Topics such as energy, water and plant protection will once again play an important role in horticulture this year. “But the resulting cost increase is the biggest challenge,” say Matthias Montsma and Richard Schouten of GroentenFruit Huis.
Growth + cost+ remains + a big+ challenge+ for the + horticultural sector
In the past year, many (glass) horticultural companies have focused on energy management. While this will also play a role this year, energy is only part of the cost problem, says Matthijs Montsma, Market & Economy Program Manager at GroentenFruit Huis.
“Issues such as water legislation, the nitrate directive, the labor market, shrinking the resource package and tightening packaging standards also affect the profitability of both fruit and vegetable producers and further down the chain – Producer Associations, Sorting and Packing Stations and Trading Companies ” says Montsma.
Vegetable fruit house director Richard Schouten is raising labor costs as an illustration. “Since the beginning of this year, the minimum wage has increased by 10 percent. The question is, where do entrepreneurs get this money from? Data from the Central Bureau of Statistics shows that inflation in the Netherlands averaged 10 percent last year. The fruit and vegetable sector remained at 5 per cent. Apples have become even cheaper due to the surplus in the European market.’
Good government engagement is critical to sustainable development
MATTHEIJ MONTSMA, MARKET AND ECONOMY PROGRAM MANAGER, GROENTENFRUIT HUIS
According to Schouten, it is necessary that the prices of food rise. ‘Otherwise, growers really won’t last long. In addition, tighter crop protection laws and nitrate problems are destroying crops.’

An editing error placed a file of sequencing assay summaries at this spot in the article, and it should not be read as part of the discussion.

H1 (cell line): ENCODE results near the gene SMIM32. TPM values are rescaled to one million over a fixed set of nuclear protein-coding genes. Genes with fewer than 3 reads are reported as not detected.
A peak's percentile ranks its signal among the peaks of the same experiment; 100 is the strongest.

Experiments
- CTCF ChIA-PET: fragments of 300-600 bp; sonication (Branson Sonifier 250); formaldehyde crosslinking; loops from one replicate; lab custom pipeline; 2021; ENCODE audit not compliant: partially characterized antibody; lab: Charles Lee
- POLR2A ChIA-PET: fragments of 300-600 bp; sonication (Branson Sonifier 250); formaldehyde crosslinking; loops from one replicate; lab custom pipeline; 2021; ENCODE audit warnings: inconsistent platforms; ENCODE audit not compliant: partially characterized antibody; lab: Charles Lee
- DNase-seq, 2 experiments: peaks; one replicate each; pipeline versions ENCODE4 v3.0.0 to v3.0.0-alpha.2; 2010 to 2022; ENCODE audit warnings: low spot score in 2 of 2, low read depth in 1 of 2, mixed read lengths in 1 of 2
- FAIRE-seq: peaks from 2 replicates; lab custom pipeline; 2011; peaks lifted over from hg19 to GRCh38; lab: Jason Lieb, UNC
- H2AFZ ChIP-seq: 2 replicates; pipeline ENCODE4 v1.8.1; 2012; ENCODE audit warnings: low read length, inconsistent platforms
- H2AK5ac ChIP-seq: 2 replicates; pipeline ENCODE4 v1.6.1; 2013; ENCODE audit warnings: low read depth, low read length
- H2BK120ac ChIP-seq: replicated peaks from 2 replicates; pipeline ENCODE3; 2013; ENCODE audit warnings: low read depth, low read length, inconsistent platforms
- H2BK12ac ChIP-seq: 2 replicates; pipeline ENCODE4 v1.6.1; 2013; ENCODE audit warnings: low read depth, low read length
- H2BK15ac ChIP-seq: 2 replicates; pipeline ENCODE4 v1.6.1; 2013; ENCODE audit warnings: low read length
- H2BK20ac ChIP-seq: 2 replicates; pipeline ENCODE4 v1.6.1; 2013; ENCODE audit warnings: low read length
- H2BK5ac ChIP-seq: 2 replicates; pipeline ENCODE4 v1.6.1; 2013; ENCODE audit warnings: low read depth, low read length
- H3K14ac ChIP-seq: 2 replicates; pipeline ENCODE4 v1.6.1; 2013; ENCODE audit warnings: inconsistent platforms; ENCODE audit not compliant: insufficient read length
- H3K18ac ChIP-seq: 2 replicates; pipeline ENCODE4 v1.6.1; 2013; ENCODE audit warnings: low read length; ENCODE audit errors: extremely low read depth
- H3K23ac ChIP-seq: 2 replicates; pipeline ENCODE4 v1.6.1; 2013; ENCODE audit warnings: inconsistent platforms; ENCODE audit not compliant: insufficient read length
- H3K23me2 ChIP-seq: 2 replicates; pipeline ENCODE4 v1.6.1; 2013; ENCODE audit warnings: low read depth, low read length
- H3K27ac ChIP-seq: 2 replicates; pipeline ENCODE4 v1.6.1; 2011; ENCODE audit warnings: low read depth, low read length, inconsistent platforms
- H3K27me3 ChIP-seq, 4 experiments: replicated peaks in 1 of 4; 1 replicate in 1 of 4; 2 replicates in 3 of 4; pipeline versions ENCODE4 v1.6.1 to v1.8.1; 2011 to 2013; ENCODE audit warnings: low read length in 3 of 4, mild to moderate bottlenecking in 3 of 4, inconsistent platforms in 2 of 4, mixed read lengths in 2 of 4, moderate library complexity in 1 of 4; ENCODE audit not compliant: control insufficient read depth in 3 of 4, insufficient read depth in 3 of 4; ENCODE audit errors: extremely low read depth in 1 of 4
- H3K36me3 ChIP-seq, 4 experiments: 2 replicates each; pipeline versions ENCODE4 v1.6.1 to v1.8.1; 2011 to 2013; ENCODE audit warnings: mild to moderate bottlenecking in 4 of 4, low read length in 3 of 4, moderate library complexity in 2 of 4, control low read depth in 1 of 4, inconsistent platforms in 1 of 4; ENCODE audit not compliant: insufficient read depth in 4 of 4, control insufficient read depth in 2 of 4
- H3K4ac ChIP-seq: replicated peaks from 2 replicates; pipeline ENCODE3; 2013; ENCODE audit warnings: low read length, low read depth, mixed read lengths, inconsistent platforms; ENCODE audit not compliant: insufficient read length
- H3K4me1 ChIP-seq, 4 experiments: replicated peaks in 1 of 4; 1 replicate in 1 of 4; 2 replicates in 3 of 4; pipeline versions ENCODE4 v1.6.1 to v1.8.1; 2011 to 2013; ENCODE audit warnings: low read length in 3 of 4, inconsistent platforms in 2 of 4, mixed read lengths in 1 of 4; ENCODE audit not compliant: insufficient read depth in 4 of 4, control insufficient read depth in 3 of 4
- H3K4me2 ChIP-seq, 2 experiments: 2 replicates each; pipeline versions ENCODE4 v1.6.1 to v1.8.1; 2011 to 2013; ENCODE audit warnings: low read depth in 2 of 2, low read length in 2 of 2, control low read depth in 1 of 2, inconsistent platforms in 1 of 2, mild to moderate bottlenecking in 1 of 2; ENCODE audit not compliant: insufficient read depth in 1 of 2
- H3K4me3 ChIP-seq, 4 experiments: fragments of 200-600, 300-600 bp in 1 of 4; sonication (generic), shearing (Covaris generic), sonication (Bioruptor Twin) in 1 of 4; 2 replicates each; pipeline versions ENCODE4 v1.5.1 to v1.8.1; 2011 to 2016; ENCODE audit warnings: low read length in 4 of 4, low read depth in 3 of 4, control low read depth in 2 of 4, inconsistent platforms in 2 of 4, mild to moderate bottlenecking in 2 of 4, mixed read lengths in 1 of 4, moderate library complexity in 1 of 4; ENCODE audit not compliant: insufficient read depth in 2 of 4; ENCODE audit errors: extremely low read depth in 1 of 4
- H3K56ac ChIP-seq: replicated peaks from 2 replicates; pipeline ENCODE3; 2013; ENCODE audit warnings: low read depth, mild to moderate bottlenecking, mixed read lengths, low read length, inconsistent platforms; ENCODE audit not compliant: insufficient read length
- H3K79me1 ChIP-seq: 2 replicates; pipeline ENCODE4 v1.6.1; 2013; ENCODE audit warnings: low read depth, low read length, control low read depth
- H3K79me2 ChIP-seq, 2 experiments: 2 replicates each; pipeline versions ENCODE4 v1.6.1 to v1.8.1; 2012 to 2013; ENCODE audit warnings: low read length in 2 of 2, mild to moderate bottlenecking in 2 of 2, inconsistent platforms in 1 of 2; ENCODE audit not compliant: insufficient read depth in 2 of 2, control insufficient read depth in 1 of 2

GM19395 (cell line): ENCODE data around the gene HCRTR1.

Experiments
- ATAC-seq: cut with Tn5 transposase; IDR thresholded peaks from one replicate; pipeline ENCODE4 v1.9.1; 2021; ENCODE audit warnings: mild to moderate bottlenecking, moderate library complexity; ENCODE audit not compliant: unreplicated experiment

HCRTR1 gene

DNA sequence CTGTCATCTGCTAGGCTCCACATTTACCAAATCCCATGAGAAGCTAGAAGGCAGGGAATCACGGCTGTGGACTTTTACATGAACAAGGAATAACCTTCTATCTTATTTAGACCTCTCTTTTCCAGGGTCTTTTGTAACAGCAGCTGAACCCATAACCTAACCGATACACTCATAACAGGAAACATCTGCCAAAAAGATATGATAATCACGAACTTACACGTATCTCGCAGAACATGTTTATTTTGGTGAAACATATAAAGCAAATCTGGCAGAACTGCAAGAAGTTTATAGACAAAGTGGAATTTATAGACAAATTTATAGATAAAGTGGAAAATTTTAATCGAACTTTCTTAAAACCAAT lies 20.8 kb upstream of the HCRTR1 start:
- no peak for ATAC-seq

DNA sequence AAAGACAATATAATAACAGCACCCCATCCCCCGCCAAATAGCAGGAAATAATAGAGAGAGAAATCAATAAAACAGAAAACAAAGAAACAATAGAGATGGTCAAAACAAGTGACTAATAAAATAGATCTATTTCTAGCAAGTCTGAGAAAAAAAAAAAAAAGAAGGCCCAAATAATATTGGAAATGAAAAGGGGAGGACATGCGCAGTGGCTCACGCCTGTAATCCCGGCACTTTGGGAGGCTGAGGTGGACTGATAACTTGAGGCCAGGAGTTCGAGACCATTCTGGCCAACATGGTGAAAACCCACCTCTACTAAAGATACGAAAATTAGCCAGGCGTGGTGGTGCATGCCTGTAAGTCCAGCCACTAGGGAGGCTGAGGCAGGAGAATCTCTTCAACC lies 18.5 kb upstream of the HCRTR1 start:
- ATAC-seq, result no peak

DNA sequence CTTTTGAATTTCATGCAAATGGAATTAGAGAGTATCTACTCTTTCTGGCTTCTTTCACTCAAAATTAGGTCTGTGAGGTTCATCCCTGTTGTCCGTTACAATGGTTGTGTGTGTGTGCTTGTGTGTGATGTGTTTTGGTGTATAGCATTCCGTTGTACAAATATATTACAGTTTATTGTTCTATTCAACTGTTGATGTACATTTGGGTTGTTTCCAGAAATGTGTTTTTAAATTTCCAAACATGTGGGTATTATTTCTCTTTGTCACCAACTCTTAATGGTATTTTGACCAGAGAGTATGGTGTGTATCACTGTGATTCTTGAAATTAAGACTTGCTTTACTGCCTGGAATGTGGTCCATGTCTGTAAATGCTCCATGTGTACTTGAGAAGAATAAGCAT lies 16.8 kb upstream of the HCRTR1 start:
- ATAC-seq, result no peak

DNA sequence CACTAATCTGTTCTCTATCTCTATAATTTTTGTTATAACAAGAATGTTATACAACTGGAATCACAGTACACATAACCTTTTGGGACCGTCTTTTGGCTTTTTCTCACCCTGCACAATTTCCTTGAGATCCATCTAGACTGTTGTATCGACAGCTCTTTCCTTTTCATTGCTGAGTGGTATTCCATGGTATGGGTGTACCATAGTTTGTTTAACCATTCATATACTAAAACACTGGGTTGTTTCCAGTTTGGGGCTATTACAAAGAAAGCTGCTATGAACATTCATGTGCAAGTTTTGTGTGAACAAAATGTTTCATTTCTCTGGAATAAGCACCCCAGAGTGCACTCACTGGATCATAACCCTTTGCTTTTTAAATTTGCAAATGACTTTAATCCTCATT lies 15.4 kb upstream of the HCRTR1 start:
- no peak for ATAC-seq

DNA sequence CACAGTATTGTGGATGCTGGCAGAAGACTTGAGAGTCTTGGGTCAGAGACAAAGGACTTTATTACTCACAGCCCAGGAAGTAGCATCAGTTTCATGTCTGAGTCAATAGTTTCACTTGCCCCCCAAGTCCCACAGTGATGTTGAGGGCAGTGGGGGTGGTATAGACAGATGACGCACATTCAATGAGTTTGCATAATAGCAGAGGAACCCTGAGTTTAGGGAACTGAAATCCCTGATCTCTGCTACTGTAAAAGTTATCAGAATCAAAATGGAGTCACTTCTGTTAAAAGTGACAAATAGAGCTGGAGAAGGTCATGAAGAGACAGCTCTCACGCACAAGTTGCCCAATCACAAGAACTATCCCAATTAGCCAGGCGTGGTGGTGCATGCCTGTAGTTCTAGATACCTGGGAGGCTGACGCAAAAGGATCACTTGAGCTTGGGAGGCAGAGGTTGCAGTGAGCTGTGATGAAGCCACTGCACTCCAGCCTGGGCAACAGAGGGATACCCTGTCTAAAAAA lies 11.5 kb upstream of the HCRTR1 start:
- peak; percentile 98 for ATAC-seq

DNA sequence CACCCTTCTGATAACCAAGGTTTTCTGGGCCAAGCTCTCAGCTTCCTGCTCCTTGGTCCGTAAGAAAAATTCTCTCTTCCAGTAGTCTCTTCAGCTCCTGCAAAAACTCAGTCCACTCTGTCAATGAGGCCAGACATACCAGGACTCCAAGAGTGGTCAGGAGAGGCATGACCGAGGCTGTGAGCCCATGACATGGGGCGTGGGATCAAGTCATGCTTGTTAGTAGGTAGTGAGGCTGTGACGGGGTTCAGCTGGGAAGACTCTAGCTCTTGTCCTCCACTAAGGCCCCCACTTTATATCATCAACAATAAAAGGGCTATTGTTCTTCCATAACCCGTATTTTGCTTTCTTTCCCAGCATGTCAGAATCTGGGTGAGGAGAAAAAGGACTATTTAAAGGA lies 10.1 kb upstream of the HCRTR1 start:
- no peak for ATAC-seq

Schouten says it’s a good move that food maker HAK indicated late last year that it had to shut down production to control energy costs. “HAQ sends a clear signal to supermarkets. We’ve had a few years of retailers putting a lot of pressure on prices. That’s how we, as a sector, show that one day this will stop.”
What also greatly affects the ability to earn is the fact that entrepreneurs have to make sustainable development efforts in many different areas. For example, it is necessary to invest in environmentally friendly plant protection products, geothermal energy and solar panels. Schouten: “And the desire to do it all is really there in the sector. The problem is the timeline. We are not yet ready for electrification in the Netherlands.”
Montsma points out that this is why GroentenFruit Huis, among other things, in cooperation with the greenhouse horticulture of the Netherlands, is actively entering into negotiations with the government in order to clarify the sore points of greenhouse horticulture. “Many of the solutions that are currently available are not yet profitable. And there are enough initiatives on the shelf, but the government needs to develop rules to make them easier to implement.”
The fact that the time frame may be too tight also becomes apparent when considering electrification in the transport sector. “There are many companies, including those in the fruit and vegetable chain, that have already switched to electric vehicles. This is what the government wants. At the same time, these companies are now facing a shortage of charging stations for electric vehicles. This clearly shows how important the interaction with the government,” says Montsma.